Keo Woolford Dies; Hawaii Five-0 Star Was 49

Keo Woolford, a veteran actor best known for his role on Hawaii Five-0, died on Monday at a hospital in Oahu.

He was 49 years old.

Keo Woolford

Woolford – who also wrote, directed and produced the 2013 independent movie The Haumana – passed away three days after suffering a “severe” stroke on November 25, according to his publicist, Tracy Larrua.

She went on to say that Woolford was in the process of finalizing his follow-up film, The Haumana 2, at the time of his unexpected death.

The original film told the tale a struggling luau show host who reconnects with his culture after he taking over a high school hula class for boys.

Woolford was a native of Honolulu and enjoyed a recurring role on the CBS drama as Detective James Chang.

You may also recognize him from such movies as Happy Texas (1999), Act of Valor (2012) and Godzilla (2014).

Throughout his career, Woolford starred in more than 300 performances as the King of Siam in The King & I at the London Palladium. He was an accomplished actor.

Hawaii Five-0 star Daniel Dae Kim took to Twitter to share the sad news and pay tribute to his late colleague, writing:

“As talented as you were, I will remember you most for your kindness. Thank you for sharing your light with us, @KeoWoolford. Rest In Peace.”

Dae Kim tweet

In a longer statement, Kelly Hu – who has starred on Arrow and who had a role in Woolford’s The Haumana – said the actor provided her with creative freedom when it came to portraying her character in his film.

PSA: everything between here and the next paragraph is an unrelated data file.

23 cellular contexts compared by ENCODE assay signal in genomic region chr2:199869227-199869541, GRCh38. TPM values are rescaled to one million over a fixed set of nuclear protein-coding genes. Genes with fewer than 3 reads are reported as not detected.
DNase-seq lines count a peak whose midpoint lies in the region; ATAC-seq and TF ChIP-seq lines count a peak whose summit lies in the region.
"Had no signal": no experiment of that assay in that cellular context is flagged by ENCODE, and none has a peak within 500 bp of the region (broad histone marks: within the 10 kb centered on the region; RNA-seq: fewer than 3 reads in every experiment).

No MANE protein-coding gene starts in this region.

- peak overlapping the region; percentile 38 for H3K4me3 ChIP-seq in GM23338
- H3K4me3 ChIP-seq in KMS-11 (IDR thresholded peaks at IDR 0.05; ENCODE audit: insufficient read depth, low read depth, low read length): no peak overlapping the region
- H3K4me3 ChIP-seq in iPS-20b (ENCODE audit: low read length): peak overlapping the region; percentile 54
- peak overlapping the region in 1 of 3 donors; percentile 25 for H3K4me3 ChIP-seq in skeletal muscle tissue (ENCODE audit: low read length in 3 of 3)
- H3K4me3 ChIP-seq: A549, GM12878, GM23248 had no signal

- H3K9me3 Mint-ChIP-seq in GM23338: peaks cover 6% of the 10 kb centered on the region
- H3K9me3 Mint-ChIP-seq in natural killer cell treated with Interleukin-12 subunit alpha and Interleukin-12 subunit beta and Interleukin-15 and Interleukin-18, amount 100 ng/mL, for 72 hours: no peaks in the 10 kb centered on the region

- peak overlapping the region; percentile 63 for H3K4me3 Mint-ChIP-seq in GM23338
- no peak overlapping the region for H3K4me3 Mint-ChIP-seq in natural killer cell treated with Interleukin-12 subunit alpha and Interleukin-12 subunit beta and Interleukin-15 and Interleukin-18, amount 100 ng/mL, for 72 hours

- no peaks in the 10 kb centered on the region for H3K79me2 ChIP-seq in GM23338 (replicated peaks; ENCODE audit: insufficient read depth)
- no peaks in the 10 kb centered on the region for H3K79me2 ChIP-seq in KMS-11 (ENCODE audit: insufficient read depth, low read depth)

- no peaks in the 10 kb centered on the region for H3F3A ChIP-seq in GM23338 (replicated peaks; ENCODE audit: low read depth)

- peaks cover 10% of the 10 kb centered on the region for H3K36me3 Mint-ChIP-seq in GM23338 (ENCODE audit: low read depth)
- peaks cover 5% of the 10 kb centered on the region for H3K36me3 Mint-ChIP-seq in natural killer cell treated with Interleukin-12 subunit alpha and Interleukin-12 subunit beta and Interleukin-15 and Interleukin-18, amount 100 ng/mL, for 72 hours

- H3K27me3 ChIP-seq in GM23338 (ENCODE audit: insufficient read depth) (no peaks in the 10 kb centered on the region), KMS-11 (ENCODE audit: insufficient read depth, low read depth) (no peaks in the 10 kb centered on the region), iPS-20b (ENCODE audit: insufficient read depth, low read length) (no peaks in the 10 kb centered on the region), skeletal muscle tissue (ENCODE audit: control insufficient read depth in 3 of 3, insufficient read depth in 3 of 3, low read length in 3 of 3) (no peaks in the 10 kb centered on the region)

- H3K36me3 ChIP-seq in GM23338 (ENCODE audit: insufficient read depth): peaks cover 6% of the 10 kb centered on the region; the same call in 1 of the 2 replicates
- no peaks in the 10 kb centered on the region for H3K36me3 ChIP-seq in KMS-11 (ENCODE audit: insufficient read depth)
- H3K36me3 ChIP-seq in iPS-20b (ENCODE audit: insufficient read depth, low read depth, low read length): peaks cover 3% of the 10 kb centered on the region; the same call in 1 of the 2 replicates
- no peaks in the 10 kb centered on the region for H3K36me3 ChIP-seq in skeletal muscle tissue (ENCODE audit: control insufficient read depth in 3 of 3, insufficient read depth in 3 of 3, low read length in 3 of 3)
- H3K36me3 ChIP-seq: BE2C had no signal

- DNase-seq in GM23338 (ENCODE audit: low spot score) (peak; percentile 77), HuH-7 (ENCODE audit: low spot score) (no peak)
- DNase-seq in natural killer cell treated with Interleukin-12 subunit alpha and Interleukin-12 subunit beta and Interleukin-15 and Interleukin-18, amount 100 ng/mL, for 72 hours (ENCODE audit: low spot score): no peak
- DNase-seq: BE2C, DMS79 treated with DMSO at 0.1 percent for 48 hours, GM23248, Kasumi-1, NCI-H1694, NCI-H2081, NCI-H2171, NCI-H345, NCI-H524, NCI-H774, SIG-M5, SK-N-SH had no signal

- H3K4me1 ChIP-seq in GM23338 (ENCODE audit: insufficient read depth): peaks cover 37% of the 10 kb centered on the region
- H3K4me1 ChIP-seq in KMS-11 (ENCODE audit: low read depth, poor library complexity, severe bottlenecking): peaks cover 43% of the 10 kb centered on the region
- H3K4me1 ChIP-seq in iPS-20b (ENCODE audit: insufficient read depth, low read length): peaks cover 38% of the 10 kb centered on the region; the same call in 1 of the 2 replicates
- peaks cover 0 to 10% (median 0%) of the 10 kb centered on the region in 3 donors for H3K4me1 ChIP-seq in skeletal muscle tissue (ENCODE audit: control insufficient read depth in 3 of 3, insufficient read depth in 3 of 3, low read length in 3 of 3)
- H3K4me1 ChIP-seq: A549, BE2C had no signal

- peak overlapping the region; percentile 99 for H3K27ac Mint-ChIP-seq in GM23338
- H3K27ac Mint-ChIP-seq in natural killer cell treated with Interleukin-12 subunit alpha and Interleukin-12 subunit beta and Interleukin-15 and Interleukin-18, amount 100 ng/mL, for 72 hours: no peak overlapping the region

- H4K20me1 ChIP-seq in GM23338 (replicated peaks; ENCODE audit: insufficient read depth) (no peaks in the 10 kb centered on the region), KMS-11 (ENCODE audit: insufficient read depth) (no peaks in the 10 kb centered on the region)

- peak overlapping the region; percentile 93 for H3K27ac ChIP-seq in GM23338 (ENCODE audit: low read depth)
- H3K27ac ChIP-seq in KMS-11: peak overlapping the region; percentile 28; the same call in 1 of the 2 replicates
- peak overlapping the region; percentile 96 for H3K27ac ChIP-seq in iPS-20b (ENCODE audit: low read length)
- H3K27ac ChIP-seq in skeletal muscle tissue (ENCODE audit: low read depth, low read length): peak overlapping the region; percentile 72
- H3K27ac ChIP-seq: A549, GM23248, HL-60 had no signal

She loved working with him.

“He didn’t pigeon hole me like so many other people in Hollywood did,” Hu said, adding:

“He gave me the opportunity to bring the character of Linda to life. He was a great talent who allowed other talents to shine. I will miss my chosen brother immensely.”

Keo Woolford on 50

Then there’s Woolford’s niece, Raeceen Woolford Satele, who thought of the the actor as a “friend, counselor and confidante.”

She said as much in a statement issued to People Magazine.

“I think being related to Keo has been a true honor,” Satele said. “He empowered me to pursue learning more about my Hawaiian culture and affirmed me in everything I did. I am who I am today, due in large part to his constant positivity, grace, and love.”

She alo wrote the following on Twitter:

hu tweet

Woolford’s movie closed the 2013 Hawaii International Film Festival, with Woolford receiving a special jury prize at the Los Angeles Asian Pacific Film Festival for best first feature.

We send our condolences to his family, friends and loved ones.

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